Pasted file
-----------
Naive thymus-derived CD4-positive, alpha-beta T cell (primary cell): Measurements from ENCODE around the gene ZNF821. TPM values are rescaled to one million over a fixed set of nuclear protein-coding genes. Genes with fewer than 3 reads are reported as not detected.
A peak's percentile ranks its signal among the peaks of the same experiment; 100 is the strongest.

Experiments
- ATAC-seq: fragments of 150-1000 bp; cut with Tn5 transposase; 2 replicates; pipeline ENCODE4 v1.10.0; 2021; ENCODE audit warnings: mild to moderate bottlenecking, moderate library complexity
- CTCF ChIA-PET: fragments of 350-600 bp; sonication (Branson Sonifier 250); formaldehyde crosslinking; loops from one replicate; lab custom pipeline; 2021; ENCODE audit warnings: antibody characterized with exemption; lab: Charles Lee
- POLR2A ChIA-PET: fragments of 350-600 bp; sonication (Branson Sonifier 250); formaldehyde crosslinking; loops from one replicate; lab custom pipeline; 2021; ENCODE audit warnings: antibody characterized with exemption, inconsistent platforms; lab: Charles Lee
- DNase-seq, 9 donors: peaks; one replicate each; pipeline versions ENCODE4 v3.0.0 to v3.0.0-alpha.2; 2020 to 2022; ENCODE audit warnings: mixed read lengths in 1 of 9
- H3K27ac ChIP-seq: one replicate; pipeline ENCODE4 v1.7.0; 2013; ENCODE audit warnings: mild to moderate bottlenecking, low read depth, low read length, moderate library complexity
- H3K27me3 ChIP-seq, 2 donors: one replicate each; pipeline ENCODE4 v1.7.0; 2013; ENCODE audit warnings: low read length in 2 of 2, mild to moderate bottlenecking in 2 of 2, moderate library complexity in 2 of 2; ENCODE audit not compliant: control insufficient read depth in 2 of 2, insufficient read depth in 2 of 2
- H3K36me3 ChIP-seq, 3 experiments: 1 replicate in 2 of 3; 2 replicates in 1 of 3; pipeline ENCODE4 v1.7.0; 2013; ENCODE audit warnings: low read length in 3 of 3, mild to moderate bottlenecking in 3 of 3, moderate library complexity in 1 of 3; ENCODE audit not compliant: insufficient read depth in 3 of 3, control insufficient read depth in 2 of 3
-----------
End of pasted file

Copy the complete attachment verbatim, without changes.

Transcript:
Naive thymus-derived CD4-positive, alpha-beta T cell (primary cell): Measurements from ENCODE around the gene ZNF821. TPM values are rescaled to one million over a fixed set of nuclear protein-coding genes. Genes with fewer than 3 reads are reported as not detected.
A peak's percentile ranks its signal among the peaks of the same experiment; 100 is the strongest.

Experiments
- ATAC-seq: fragments of 150-1000 bp; cut with Tn5 transposase; 2 replicates; pipeline ENCODE4 v1.10.0; 2021; ENCODE audit warnings: mild to moderate bottlenecking, moderate library complexity
- CTCF ChIA-PET: fragments of 350-600 bp; sonication (Branson Sonifier 250); formaldehyde crosslinking; loops from one replicate; lab custom pipeline; 2021; ENCODE audit warnings: antibody characterized with exemption; lab: Charles Lee
- POLR2A ChIA-PET: fragments of 350-600 bp; sonication (Branson Sonifier 250); formaldehyde crosslinking; loops from one replicate; lab custom pipeline; 2021; ENCODE audit warnings: antibody characterized with exemption, inconsistent platforms; lab: Charles Lee
- DNase-seq, 9 donors: peaks; one replicate each; pipeline versions ENCODE4 v3.0.0 to v3.0.0-alpha.2; 2020 to 2022; ENCODE audit warnings: mixed read lengths in 1 of 9
- H3K27ac ChIP-seq: one replicate; pipeline ENCODE4 v1.7.0; 2013; ENCODE audit warnings: mild to moderate bottlenecking, low read depth, low read length, moderate library complexity
- H3K27me3 ChIP-seq, 2 donors: one replicate each; pipeline ENCODE4 v1.7.0; 2013; ENCODE audit warnings: low read length in 2 of 2, mild to moderate bottlenecking in 2 of 2, moderate library complexity in 2 of 2; ENCODE audit not compliant: control insufficient read depth in 2 of 2, insufficient read depth in 2 of 2
- H3K36me3 ChIP-seq, 3 experiments: 1 replicate in 2 of 3; 2 replicates in 1 of 3; pipeline ENCODE4 v1.7.0; 2013; ENCODE audit warnings: low read length in 3 of 3, mild to moderate bottlenecking in 3 of 3, moderate library complexity in 1 of 3; ENCODE audit not compliant: insufficient read depth in 3 of 3, control insufficient read depth in 2 of 3